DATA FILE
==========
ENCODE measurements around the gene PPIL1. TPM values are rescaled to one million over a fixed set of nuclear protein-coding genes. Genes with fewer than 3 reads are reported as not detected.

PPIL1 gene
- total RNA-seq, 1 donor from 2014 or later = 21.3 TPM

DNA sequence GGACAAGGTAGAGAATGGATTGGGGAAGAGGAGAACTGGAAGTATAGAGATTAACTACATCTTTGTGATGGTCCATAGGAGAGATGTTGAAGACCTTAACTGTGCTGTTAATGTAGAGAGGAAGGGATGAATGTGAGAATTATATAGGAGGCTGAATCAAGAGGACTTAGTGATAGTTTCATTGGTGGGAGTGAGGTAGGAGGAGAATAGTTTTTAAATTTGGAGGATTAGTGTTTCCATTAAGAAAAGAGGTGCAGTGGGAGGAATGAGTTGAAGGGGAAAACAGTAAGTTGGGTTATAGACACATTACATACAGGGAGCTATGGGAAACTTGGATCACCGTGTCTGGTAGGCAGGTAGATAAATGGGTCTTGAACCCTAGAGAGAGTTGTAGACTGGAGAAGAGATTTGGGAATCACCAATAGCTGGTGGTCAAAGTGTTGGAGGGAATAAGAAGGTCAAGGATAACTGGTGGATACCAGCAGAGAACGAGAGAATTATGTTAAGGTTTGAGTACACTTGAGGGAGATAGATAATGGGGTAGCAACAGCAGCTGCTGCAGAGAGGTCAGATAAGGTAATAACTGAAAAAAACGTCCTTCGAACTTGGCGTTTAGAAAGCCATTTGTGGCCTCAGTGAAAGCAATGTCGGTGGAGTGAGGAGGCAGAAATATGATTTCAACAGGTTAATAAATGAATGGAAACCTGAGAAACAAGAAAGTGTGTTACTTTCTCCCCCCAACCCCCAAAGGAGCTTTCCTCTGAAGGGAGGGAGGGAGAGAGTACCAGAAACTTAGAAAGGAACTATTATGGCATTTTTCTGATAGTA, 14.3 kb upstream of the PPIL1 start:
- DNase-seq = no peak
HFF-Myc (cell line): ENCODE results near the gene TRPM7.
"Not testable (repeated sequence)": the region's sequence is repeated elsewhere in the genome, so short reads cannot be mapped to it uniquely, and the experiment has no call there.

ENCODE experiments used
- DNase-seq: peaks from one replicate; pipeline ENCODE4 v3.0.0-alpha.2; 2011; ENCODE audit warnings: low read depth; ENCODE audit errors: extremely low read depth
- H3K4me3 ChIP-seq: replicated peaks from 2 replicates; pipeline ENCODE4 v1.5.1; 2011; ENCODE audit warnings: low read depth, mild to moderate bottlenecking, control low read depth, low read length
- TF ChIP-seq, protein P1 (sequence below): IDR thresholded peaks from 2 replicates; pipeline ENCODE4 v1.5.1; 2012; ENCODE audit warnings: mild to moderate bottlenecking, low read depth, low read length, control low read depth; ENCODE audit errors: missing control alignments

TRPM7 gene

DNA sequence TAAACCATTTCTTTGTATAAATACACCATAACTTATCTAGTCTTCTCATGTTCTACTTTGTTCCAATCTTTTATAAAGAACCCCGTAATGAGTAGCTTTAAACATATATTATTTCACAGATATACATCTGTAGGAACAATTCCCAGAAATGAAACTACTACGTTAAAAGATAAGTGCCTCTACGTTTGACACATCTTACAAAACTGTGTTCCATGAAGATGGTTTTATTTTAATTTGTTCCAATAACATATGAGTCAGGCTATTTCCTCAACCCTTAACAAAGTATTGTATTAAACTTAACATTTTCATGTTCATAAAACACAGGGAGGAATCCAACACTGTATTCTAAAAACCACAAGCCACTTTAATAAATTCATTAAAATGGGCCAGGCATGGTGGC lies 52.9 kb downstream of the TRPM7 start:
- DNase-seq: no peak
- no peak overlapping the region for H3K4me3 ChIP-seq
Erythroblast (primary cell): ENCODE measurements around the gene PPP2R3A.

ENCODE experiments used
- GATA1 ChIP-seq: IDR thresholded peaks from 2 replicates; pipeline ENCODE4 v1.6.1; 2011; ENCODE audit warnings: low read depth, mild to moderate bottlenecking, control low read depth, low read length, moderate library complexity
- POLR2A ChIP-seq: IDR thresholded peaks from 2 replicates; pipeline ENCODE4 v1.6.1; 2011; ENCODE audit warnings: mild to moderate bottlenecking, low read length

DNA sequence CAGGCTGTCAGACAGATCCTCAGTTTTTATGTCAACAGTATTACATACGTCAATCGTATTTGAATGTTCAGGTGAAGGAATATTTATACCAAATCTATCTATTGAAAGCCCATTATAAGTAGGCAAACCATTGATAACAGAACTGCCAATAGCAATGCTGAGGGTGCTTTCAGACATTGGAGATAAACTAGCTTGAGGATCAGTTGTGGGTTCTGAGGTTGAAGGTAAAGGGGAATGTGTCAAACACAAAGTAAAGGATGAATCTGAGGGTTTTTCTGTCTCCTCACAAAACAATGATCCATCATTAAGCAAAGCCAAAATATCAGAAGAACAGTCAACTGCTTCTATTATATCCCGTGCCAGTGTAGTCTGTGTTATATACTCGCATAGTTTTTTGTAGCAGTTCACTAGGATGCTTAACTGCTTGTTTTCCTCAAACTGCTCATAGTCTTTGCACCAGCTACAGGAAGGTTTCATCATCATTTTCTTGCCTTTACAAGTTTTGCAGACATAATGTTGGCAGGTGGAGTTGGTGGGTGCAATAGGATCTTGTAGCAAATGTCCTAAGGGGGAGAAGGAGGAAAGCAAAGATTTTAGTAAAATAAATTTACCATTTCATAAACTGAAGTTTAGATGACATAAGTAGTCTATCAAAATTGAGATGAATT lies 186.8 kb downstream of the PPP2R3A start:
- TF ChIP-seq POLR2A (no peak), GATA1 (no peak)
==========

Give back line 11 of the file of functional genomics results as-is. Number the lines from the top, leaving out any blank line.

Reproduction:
- TF ChIP-seq, protein P1 (sequence below): IDR thresholded peaks from 2 replicates; pipeline ENCODE4 v1.5.1; 2012; ENCODE audit warnings: mild to moderate bottlenecking, low read depth, low read length, control low read depth; ENCODE audit errors: missing control alignments